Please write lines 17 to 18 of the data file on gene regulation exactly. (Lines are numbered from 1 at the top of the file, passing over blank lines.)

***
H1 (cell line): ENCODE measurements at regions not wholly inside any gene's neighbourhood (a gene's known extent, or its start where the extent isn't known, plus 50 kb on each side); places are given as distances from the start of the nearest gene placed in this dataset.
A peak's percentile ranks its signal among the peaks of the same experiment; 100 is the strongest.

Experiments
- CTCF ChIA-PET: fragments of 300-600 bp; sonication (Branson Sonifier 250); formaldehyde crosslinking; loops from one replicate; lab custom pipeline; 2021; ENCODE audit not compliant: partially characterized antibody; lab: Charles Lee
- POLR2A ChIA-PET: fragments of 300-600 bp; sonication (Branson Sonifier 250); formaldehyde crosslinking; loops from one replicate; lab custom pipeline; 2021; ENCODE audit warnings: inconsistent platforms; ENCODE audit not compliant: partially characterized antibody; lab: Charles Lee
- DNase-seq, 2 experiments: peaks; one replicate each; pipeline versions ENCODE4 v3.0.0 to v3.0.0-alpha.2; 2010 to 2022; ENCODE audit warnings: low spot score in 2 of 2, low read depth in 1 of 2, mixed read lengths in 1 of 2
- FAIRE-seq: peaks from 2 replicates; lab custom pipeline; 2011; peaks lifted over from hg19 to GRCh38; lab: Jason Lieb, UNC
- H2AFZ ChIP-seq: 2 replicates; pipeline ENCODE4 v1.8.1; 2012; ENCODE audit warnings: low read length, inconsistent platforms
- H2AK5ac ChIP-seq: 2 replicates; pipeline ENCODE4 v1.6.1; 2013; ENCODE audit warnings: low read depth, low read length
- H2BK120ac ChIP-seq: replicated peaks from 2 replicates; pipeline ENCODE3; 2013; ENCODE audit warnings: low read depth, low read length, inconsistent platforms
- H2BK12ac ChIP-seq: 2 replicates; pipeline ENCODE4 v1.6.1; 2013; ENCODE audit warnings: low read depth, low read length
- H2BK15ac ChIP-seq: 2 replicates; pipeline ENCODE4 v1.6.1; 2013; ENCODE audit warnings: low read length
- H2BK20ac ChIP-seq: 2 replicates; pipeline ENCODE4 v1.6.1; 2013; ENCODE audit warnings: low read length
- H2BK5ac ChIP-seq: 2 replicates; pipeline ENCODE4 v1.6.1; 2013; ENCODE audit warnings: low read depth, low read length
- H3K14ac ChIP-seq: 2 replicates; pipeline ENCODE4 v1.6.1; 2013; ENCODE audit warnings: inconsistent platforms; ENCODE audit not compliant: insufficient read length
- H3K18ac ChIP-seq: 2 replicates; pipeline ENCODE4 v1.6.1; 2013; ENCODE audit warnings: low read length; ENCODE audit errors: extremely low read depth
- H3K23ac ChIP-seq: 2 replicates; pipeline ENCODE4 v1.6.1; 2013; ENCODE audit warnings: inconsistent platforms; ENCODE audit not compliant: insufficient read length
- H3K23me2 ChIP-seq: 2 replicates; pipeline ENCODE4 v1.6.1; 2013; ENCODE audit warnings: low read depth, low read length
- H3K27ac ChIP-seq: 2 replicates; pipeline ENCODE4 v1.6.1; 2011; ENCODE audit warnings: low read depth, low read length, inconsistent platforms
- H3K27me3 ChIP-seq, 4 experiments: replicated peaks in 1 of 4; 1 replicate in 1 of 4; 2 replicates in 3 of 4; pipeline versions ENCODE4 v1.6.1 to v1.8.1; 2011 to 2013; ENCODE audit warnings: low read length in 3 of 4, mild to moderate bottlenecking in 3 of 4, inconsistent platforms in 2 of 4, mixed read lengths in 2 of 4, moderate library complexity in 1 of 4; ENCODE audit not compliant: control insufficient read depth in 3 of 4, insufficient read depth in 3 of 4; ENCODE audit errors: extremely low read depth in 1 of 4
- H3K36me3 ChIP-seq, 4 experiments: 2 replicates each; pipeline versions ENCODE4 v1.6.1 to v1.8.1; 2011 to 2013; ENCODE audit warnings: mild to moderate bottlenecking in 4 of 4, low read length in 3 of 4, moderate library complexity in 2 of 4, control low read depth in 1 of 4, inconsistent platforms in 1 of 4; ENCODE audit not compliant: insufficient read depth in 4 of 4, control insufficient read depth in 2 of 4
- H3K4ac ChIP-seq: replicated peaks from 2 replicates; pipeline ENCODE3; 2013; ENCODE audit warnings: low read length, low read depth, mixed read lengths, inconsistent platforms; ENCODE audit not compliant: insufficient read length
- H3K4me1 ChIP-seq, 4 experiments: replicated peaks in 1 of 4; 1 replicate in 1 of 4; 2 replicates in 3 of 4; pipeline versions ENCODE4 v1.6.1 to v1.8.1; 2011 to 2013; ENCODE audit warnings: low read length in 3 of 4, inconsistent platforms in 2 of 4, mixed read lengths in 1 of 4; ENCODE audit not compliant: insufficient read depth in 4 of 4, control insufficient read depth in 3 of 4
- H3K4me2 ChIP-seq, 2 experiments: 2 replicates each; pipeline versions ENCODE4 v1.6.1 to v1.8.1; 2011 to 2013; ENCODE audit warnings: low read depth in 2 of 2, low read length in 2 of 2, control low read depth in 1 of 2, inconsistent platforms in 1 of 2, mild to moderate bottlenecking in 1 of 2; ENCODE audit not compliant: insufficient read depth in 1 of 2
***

- H3K23ac ChIP-seq: 2 replicates; pipeline ENCODE4 v1.6.1; 2013; ENCODE audit warnings: inconsistent platforms; ENCODE audit not compliant: insufficient read length
- H3K23me2 ChIP-seq: 2 replicates; pipeline ENCODE4 v1.6.1; 2013; ENCODE audit warnings: low read depth, low read length